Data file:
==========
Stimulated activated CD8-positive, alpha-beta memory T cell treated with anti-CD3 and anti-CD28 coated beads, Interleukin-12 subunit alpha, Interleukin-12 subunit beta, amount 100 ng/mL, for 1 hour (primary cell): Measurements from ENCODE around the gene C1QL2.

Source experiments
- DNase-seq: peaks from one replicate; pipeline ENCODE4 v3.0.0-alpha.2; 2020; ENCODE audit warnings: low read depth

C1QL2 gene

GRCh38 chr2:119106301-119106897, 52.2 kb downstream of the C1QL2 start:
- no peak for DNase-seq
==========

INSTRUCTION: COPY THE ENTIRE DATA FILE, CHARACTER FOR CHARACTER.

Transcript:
Stimulated activated CD8-positive, alpha-beta memory T cell treated with anti-CD3 and anti-CD28 coated beads, Interleukin-12 subunit alpha, Interleukin-12 subunit beta, amount 100 ng/mL, for 1 hour (primary cell): Measurements from ENCODE around the gene C1QL2.

Source experiments
- DNase-seq: peaks from one replicate; pipeline ENCODE4 v3.0.0-alpha.2; 2020; ENCODE audit warnings: low read depth

C1QL2 gene

GRCh38 chr2:119106301-119106897, 52.2 kb downstream of the C1QL2 start:
- no peak for DNase-seq